The White Sox front office reacted to the World Series loss by trading many of the team’s prospects for more established players. This didn’t work out too well for the White Sox, who wound up dealing future stars of the 1960s like Norm Cash for veterans who were quickly washed up. The White Sox kept McBride in the minors for most of the 1960 season. He went 11-14 with a respectable 3.23 ERA for San Diego in the Pacific Coast League. He was brought up for five games at the end of the season, and he again posted a 0-1 record. After the season, the White Sox made him eligible for the expansion draft to stock the new American League teams in Los Angeles and Washington, and the Angels selected McBride in the December 14 draft.
McBride said that going to the Angels “was the best break I ever had.” He became a pillar of their rotation during his first year in the league, winning 12 games and losing 15, with a 3.65 ERA – not a bad won-loss mark for a first-year expansion club with a losing record. He threw 241 2/3 innings and struck out 180. The first-year Angels, managed by Bill Rigney, finished in eighth place in the 10-team league, ahead of the Kansas City Athletics and the expansion Washington Senators.
In 1962 the Angels finished in third place – one of the most impressive feats ever for a second-year expansion team. McBride set a team record that lasted for many years with 10 consecutive victories in the first half of the season. He was 11-3 with a 3.25 ERA in July when he felt a sharp pain in his side one night. The pain persisted, and was eventually diagnosed as a cracked rib, combined with pleurisy. Ken made only two more appearances that season.
In 1963 the Angels returned to the second division, but never fell to the depths of the cellar. McBride’s 13-12 record and 3.26 ERA confirmed his status as one of the best right-handers in baseball. On June 9, he demonstrated extraordinary devotion to his team when he took his regular turn on the mound despite learning earlier that day that his younger brother had died in a car accident. McBride beat the Minnesota Twins, 4-2, and then went to Cleveland for the funeral.
McBride pitched particularly well against the New York Yankees, winning five straight games against the league’s strongest team from 1961 through 1963. He attributed that success to his competitiveness – he always wanted to beat the best. It helped that after a couple of years in the league he learned to get Yankee sluggers like Yogi Berra out. He learned never to throw Berra a strike, but rather to curve him inside.
Newspaper reports frequently described McBride as one of the “classiest” and “best-liked” players in the American League. He said his secret was to just “be nice to everyone. A lot of ballplayers don’t.” Just 28 years old going into 1964, he appeared to be on the verge of stardom.
Alas, it was not to be. He won the 1964 opener for the Angels and, in his second start, he was ahead 2-0 against Detroit when rain interrupted the game in the fifth inning. After a long delay, the game resumed. Manager Rigney wanted to take McBride out but he insisted on going back in. After he did, he recalled years later, “I heard something pop” in his arm. His arm hurt so badly that he couldn’t even comb his hair. From that time on, McBride’s curveball and sinker were never the same. He lost 10 games in a row and finished the year with 4 wins, 13 losses, and a 5.26 ERA.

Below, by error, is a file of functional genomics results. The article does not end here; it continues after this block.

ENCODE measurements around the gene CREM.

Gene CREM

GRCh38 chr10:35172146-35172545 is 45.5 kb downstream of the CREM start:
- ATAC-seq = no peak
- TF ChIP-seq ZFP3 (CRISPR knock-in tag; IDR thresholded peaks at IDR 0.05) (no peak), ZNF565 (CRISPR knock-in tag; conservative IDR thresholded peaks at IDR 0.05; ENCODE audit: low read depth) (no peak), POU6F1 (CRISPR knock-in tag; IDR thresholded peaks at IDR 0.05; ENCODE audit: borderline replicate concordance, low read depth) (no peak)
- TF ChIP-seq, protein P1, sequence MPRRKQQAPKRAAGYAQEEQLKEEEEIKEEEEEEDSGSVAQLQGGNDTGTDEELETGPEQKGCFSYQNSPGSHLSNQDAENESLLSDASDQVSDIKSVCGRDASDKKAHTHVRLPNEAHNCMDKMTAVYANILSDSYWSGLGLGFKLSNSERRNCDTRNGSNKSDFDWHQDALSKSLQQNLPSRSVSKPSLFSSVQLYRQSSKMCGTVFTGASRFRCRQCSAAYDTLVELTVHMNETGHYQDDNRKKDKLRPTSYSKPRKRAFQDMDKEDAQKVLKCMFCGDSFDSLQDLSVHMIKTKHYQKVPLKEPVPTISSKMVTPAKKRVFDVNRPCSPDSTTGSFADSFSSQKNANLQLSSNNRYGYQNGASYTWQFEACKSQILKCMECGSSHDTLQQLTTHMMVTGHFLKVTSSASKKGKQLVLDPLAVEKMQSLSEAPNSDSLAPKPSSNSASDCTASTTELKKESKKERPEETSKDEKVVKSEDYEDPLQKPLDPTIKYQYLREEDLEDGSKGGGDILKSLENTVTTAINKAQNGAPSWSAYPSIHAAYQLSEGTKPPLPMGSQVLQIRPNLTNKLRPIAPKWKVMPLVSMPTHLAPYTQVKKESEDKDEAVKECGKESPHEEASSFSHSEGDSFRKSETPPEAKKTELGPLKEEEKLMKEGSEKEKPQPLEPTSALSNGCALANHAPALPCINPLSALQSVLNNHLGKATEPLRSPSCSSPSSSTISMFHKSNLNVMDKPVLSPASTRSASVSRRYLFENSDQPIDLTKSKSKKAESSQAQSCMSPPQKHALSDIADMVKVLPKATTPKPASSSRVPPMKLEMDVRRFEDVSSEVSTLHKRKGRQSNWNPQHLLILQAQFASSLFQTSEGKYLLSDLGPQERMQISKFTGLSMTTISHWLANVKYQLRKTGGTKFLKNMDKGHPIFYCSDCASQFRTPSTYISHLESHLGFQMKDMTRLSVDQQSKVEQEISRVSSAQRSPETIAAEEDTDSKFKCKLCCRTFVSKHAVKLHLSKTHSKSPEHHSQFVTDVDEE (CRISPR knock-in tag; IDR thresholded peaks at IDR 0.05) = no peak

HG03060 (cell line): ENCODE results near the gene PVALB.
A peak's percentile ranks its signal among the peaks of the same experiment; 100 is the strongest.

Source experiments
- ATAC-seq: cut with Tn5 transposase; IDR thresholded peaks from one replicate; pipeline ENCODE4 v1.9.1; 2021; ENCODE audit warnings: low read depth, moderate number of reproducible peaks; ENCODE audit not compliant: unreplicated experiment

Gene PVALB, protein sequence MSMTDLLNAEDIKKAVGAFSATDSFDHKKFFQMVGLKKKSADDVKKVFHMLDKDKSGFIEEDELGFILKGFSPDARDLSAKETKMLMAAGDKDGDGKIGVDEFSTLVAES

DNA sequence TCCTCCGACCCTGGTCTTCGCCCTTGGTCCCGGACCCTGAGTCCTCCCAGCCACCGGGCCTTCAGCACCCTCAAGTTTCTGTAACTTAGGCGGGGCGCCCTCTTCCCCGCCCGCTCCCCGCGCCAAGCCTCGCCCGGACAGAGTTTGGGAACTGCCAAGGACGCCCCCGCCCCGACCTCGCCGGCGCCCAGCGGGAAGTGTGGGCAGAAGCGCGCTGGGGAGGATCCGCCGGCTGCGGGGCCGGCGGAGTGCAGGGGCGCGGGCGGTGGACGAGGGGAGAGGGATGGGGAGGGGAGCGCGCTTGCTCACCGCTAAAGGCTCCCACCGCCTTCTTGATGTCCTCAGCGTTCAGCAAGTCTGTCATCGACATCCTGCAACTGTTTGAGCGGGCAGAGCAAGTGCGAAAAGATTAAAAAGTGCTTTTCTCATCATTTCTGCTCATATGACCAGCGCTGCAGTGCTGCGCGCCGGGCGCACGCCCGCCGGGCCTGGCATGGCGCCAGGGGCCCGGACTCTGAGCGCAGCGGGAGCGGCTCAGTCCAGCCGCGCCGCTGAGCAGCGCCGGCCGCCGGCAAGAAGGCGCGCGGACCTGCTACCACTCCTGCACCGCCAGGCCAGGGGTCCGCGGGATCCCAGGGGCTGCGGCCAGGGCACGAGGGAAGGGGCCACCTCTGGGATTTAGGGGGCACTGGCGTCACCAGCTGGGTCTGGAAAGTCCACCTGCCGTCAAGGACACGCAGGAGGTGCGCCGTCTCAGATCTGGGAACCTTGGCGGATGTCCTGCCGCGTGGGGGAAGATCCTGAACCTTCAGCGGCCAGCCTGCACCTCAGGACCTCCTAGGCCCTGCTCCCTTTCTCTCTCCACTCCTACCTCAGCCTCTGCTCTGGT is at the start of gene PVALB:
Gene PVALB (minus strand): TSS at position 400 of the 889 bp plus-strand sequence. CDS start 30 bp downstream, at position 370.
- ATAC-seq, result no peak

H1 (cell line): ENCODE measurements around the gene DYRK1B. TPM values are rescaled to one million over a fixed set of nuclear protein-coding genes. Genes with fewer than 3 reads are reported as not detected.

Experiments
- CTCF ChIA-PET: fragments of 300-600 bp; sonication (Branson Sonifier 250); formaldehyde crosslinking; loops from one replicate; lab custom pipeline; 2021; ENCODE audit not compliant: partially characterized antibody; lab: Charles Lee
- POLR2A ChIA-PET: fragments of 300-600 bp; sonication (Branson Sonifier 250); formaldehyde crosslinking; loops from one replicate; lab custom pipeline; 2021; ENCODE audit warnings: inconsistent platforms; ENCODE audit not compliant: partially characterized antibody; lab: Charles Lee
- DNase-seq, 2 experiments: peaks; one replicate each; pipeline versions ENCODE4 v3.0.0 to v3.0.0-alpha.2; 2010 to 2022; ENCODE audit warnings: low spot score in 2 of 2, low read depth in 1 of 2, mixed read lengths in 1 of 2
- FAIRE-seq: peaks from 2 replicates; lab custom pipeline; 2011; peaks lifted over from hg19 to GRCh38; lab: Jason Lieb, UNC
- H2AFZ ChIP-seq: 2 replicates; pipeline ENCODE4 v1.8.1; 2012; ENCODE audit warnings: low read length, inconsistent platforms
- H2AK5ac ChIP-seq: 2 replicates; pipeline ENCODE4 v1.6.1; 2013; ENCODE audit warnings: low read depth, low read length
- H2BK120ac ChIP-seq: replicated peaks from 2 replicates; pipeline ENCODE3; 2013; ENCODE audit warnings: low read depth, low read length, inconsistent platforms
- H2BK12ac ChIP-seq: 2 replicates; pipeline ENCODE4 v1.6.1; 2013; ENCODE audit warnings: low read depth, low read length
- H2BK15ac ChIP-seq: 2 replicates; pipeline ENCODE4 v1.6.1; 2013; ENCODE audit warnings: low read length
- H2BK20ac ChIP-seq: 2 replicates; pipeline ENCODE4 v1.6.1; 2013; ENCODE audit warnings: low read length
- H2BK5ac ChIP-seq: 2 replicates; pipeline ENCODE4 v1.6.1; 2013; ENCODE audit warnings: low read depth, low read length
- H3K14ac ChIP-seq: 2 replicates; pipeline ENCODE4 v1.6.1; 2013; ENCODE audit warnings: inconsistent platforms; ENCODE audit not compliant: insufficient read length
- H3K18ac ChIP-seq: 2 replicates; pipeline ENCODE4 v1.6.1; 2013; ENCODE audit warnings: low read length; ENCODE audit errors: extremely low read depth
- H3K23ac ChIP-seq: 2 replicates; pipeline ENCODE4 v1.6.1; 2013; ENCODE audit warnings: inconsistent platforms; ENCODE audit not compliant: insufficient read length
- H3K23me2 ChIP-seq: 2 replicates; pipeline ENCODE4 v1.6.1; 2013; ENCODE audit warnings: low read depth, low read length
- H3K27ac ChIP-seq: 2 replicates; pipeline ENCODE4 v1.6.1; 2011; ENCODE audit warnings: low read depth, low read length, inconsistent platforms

McBride tried to play in 1965, but his 6.14 ERA in the eight games he pitched (four starts) earned him a demotion to the minors in mid-August. He thought about not reporting, but decided to go ahead in order to ensure that he received the rest of his salary. Curiously, neither the team’s beat writers nor Ken himself spoke about his physical problems at that time. Instead, McBride was philosophical about his demotion. He said, “I had been expecting this for the last couple of months. … I wish I had an excuse like a sore arm, but I feel better today than the first day I put on a uniform. The owners have given me every chance. … They treated me better when I was going bad than when I was going good.”
McBride started three games for San Jose in the California League during the remainder of the 1965 season, but finished 0-1 with an 11.57 ERA. In January 1966, just 2½ years after he started the All-Star Game for the American League, Ken McBride retired as a player. He finished his major career with a 40-50 record and a 3.79 ERA, numbers that don’t look impressive, but during his three prime seasons with the Angels (1961-63), McBride posted a 36-32 record, a 3.46 ERA, and an excellent .237 opponents’ batting average.
McBride tried to stay in baseball. He managed in the minors for a year, and in the 1970s worked as a minor-league instructor and coach for the Milwaukee Brewers. In 1974 and 1975, he was the team’s major-league pitching coach. However, McBride said, “There wasn’t any money in baseball at the time unless you were a player.” After the 1975 season, at the age of 40, he moved back to Cleveland to raise his family. He became the co-owner and CEO of a construction company. As of 2008, he was still married to his high-school sweetheart, had two grown children and two grandchildren, and was still going to work every day at age 73. He remained a big fan of baseball and his hometown Indians, and watched their games every chance he got.
This article originally appeared in the book Go-Go To Glory--The 1959 Chicago White Sox (ACTA, 2009), edited by Don Zminda.
Author interview with Ken McBride, August 19, 2008.
Ken McBride file, Baseball Hall of Fame -- features newspaper articles spanning his career with the White Sox and Angels. Source newspapers not identified, but most likely are the Los Angeles Times and the Chicago Tribune.
James, Bill, and Rob Neyer. The Neyer/James Guide to Pitchers. New York: Simon & Schuster, 2004.
The Baseball Encyclopedia
Thorn, John, Phil Birnbaum and Bill Deane. Total Baseball.
"McBride still seeing stars in Cleveland." Cleveland Plain Dealer, July 9, 2003.